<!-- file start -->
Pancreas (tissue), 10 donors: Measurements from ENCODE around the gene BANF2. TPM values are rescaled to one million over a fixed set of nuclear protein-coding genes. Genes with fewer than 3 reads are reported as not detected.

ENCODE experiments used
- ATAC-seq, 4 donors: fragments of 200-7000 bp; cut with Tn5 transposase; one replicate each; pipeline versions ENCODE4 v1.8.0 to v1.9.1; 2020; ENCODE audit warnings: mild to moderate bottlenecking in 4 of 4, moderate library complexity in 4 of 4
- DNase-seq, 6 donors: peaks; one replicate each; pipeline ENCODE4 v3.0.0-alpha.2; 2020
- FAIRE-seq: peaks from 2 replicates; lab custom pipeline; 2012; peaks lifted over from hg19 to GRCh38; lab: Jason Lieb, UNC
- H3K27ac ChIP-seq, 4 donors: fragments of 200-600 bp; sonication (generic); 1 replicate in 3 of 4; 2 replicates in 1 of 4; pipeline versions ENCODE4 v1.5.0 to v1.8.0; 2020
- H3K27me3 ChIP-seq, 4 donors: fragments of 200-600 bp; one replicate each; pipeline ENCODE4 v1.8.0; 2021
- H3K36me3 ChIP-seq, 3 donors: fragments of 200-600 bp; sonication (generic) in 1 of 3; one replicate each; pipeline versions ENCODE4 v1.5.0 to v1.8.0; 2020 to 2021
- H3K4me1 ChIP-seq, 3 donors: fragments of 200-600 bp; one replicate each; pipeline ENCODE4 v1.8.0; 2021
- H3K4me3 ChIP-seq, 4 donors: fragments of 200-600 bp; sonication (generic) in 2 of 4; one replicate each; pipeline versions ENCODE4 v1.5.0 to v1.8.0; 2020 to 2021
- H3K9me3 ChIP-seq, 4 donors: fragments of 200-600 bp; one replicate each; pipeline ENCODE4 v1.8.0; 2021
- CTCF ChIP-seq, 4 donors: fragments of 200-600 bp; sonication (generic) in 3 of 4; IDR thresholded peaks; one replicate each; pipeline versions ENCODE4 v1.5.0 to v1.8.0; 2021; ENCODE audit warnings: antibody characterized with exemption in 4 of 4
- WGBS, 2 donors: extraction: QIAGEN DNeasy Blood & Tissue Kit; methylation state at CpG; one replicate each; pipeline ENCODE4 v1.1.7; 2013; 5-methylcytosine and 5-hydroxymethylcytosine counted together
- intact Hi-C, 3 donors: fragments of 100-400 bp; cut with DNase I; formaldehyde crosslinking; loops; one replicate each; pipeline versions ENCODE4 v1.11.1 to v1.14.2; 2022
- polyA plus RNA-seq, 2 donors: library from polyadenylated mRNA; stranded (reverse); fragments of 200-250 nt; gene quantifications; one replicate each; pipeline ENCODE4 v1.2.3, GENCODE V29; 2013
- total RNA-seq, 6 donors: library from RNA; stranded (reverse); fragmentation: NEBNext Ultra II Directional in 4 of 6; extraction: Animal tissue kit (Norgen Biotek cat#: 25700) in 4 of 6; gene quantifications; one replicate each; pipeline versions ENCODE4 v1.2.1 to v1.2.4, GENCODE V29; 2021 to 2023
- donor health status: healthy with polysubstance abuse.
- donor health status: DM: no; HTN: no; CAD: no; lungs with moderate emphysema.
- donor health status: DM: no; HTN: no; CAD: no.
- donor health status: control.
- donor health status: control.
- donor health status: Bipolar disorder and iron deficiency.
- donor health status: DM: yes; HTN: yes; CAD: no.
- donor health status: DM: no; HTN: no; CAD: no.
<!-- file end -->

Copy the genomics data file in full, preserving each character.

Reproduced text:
Pancreas (tissue), 10 donors: Measurements from ENCODE around the gene BANF2. TPM values are rescaled to one million over a fixed set of nuclear protein-coding genes. Genes with fewer than 3 reads are reported as not detected.

ENCODE experiments used
- ATAC-seq, 4 donors: fragments of 200-7000 bp; cut with Tn5 transposase; one replicate each; pipeline versions ENCODE4 v1.8.0 to v1.9.1; 2020; ENCODE audit warnings: mild to moderate bottlenecking in 4 of 4, moderate library complexity in 4 of 4
- DNase-seq, 6 donors: peaks; one replicate each; pipeline ENCODE4 v3.0.0-alpha.2; 2020
- FAIRE-seq: peaks from 2 replicates; lab custom pipeline; 2012; peaks lifted over from hg19 to GRCh38; lab: Jason Lieb, UNC
- H3K27ac ChIP-seq, 4 donors: fragments of 200-600 bp; sonication (generic); 1 replicate in 3 of 4; 2 replicates in 1 of 4; pipeline versions ENCODE4 v1.5.0 to v1.8.0; 2020
- H3K27me3 ChIP-seq, 4 donors: fragments of 200-600 bp; one replicate each; pipeline ENCODE4 v1.8.0; 2021
- H3K36me3 ChIP-seq, 3 donors: fragments of 200-600 bp; sonication (generic) in 1 of 3; one replicate each; pipeline versions ENCODE4 v1.5.0 to v1.8.0; 2020 to 2021
- H3K4me1 ChIP-seq, 3 donors: fragments of 200-600 bp; one replicate each; pipeline ENCODE4 v1.8.0; 2021
- H3K4me3 ChIP-seq, 4 donors: fragments of 200-600 bp; sonication (generic) in 2 of 4; one replicate each; pipeline versions ENCODE4 v1.5.0 to v1.8.0; 2020 to 2021
- H3K9me3 ChIP-seq, 4 donors: fragments of 200-600 bp; one replicate each; pipeline ENCODE4 v1.8.0; 2021
- CTCF ChIP-seq, 4 donors: fragments of 200-600 bp; sonication (generic) in 3 of 4; IDR thresholded peaks; one replicate each; pipeline versions ENCODE4 v1.5.0 to v1.8.0; 2021; ENCODE audit warnings: antibody characterized with exemption in 4 of 4
- WGBS, 2 donors: extraction: QIAGEN DNeasy Blood & Tissue Kit; methylation state at CpG; one replicate each; pipeline ENCODE4 v1.1.7; 2013; 5-methylcytosine and 5-hydroxymethylcytosine counted together
- intact Hi-C, 3 donors: fragments of 100-400 bp; cut with DNase I; formaldehyde crosslinking; loops; one replicate each; pipeline versions ENCODE4 v1.11.1 to v1.14.2; 2022
- polyA plus RNA-seq, 2 donors: library from polyadenylated mRNA; stranded (reverse); fragments of 200-250 nt; gene quantifications; one replicate each; pipeline ENCODE4 v1.2.3, GENCODE V29; 2013
- total RNA-seq, 6 donors: library from RNA; stranded (reverse); fragmentation: NEBNext Ultra II Directional in 4 of 6; extraction: Animal tissue kit (Norgen Biotek cat#: 25700) in 4 of 6; gene quantifications; one replicate each; pipeline versions ENCODE4 v1.2.1 to v1.2.4, GENCODE V29; 2021 to 2023
- donor health status: healthy with polysubstance abuse.
- donor health status: DM: no; HTN: no; CAD: no; lungs with moderate emphysema.
- donor health status: DM: no; HTN: no; CAD: no.
- donor health status: control.
- donor health status: control.
- donor health status: Bipolar disorder and iron deficiency.
- donor health status: DM: yes; HTN: yes; CAD: no.
- donor health status: DM: no; HTN: no; CAD: no.